Notable French actresses, including Catherine Deneuve and Brigitte Bardot, have publicly condemned the recent movements against sexual misconduct in the entertainment industry.  What are your thoughts on that?

So many thoughts. To me there seems to be an obvious response to the #METOO movement, but it’s so interesting how nuanced this issue has become. I’m tired of women attacking women who choose to speak up. It’s the exact reason why so many women are afraid to say anything. While writing this, I am afraid that someone reading this will disagree with what I’m writing to the point that it took me a week to begin to type out my thoughts. I believe that all these women have their perspective. A perspective that perhaps is stuck in the 60s. Then, what was flirty and fun is now called sexual harassment. Interestingly, like the French sex symbol Bridgette Bardot, Pam Anderson also spoke out against the negative press on Harvey Weinstein. Maybe they were into it, but other women weren’t. Instead of attacking other women for speaking their opinion we should be attacking the guilty men who continue to lead free lives in Paris (I’m talking about you Romain Polanski). Catherine Deneuve has criticized the political correctness of the #METOO movement saying that it could jeopardize the romantic and seductive French culture. Jennifer and I discuss these cultural differences with French friends and experts on each episode of The Faux Pas-Cast to understand their perspective on this movement and other taboo topics.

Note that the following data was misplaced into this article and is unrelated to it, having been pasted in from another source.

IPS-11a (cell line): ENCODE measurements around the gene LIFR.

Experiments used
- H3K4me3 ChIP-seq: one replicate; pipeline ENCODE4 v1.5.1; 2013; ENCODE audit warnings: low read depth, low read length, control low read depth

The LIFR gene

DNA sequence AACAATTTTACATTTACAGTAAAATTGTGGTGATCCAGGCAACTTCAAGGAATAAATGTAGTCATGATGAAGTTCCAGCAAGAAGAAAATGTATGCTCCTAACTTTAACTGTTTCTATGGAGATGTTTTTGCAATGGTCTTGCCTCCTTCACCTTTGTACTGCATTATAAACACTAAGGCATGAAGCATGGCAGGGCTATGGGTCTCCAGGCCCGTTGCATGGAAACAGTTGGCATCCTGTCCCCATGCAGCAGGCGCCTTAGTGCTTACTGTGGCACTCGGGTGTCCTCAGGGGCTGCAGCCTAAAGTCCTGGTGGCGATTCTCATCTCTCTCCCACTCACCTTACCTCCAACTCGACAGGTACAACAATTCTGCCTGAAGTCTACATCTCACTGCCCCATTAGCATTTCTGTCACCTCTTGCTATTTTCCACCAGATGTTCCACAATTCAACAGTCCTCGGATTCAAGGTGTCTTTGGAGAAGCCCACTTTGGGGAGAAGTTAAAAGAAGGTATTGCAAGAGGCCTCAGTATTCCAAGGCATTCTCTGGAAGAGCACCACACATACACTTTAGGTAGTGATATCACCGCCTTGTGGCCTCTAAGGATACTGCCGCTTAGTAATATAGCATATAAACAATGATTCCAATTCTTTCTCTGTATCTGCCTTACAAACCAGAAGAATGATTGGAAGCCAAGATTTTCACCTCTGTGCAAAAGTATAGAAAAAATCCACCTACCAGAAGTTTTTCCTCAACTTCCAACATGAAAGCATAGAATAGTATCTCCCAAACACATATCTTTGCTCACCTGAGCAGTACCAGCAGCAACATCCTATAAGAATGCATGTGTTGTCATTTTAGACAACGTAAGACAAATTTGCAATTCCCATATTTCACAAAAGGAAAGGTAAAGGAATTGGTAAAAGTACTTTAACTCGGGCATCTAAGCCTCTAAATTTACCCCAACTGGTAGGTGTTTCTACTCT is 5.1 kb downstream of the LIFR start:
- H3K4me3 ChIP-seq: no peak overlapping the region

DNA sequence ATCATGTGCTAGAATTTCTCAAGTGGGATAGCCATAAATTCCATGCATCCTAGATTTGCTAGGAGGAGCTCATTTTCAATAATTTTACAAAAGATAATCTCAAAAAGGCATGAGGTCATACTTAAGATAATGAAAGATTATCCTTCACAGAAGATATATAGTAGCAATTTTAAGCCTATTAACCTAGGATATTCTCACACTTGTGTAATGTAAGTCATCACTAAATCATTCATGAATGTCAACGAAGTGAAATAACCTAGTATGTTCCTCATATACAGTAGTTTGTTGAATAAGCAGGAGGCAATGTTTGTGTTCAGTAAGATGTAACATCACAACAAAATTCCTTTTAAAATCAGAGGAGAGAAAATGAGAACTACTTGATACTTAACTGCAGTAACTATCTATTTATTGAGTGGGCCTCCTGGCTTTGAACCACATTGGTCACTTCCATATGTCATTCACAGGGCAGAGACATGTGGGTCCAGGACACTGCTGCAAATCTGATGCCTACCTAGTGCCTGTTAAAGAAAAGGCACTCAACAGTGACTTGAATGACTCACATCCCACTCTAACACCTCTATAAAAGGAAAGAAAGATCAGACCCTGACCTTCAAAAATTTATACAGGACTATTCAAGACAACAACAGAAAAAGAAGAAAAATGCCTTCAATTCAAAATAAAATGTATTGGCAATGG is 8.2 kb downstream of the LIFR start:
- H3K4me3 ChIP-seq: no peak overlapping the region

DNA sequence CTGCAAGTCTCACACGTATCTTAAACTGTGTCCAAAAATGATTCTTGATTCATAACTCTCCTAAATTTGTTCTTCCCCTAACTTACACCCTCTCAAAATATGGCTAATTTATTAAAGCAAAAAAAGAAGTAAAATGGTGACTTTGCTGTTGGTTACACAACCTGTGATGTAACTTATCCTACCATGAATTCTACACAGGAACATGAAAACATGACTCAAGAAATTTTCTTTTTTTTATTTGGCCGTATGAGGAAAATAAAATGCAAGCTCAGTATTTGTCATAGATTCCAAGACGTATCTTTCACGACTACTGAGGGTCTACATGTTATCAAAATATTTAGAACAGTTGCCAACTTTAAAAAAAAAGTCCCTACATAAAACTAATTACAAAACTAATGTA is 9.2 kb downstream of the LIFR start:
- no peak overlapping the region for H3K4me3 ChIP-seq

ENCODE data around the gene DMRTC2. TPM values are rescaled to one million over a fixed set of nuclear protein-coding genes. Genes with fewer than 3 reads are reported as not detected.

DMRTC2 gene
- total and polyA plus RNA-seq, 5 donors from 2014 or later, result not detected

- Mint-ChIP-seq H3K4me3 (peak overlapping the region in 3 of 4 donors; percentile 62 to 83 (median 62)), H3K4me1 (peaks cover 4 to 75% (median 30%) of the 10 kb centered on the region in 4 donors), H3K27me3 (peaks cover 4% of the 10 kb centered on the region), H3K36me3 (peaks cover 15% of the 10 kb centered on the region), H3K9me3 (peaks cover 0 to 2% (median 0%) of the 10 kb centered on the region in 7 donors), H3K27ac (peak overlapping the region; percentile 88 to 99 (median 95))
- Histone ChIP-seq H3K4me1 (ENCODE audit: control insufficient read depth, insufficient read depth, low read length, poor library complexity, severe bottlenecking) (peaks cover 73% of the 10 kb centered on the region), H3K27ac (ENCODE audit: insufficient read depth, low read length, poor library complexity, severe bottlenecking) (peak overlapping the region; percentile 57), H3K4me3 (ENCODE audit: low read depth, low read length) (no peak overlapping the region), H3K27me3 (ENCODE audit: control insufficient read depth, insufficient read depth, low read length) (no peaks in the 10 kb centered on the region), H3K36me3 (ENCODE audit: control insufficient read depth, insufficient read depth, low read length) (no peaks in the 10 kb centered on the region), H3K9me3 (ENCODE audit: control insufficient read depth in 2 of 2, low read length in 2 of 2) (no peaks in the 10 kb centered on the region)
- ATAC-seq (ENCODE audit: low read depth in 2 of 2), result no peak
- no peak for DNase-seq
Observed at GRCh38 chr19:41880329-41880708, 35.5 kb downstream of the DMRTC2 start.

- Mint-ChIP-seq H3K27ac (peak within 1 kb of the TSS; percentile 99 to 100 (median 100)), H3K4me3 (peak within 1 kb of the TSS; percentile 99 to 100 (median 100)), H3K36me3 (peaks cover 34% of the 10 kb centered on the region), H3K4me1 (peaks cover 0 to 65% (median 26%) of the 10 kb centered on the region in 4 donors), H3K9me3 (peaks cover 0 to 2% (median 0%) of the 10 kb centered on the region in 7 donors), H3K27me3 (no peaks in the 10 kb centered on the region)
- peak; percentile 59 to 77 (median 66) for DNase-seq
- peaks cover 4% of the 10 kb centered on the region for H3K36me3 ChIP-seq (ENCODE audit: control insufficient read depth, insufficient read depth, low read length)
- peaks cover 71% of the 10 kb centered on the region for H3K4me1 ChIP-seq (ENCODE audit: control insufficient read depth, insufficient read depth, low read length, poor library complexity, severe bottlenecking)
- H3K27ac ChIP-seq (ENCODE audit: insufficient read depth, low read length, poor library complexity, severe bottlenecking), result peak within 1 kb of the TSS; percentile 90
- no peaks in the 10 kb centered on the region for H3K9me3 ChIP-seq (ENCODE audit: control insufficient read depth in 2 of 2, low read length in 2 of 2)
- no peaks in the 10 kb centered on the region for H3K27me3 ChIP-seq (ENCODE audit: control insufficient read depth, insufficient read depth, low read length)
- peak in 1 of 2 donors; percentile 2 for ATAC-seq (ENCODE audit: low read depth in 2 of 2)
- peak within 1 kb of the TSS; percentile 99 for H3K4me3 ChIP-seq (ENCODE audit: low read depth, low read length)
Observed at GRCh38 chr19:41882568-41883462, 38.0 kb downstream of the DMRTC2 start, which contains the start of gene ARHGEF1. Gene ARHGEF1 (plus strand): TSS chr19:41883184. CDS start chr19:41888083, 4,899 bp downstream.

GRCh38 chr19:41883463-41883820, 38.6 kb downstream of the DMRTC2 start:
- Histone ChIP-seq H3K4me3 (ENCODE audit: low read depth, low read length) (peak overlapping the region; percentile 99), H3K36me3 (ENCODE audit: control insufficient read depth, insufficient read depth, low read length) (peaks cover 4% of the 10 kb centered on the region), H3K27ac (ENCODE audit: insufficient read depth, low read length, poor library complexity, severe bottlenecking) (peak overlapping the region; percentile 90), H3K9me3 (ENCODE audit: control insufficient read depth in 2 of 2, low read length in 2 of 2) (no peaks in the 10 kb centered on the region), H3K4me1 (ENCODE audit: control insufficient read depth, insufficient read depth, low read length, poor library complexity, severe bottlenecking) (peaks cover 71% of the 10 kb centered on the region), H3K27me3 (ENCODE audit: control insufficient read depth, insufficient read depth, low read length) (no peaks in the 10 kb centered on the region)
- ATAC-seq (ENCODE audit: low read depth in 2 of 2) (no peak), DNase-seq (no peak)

How does this impact you as an actor?

It’s interesting that acting is one of the only professions that have both a masculine and feminine form as in French. We don’t call female doctors ‘doctressess’ do we? I call myself an actor in English and I embrace the opportunity to explain why. As an actor, I am the product. I am trying to sell myself. And what sells the best? Sex? Desire? Talent? I’ve never been in a casting couch situation, but I have had discussions with my husband about how to address my marital status in a casting situation. We agreed that if the topic comes up that I will tell them I’m single. If the casting director is a man, I will take off my wedding ring. If it’s a woman and she asks me personal questions, I play up the romance in my relationship with my “boyfriend”.

I have a friend who works as an agent in America and she said it was months before finding out that one her actors was a wife with two children. The actor was worried that it could affect her chances of being sent out on auditions or being cast. My friend the agent quickly reassured her that it could never be an issue. It’s her talent that is important not her marital status.

What’s your dream role?

Abigail Williams in Arthur Miller’s The Crucible. One of the most misunderstood victims in all literature.

Merci beaucoup, Mollie! If you’re not listening already, be sure to tune into The Faux Pas-Cast.  This pod-cast is a provocative, witty, and insightful lens into sexuality in France.  Génial!

À la prochaine!

Mollie Laylin
Photography by Elena Uspenskaya.


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Twitter: @MollieLaylin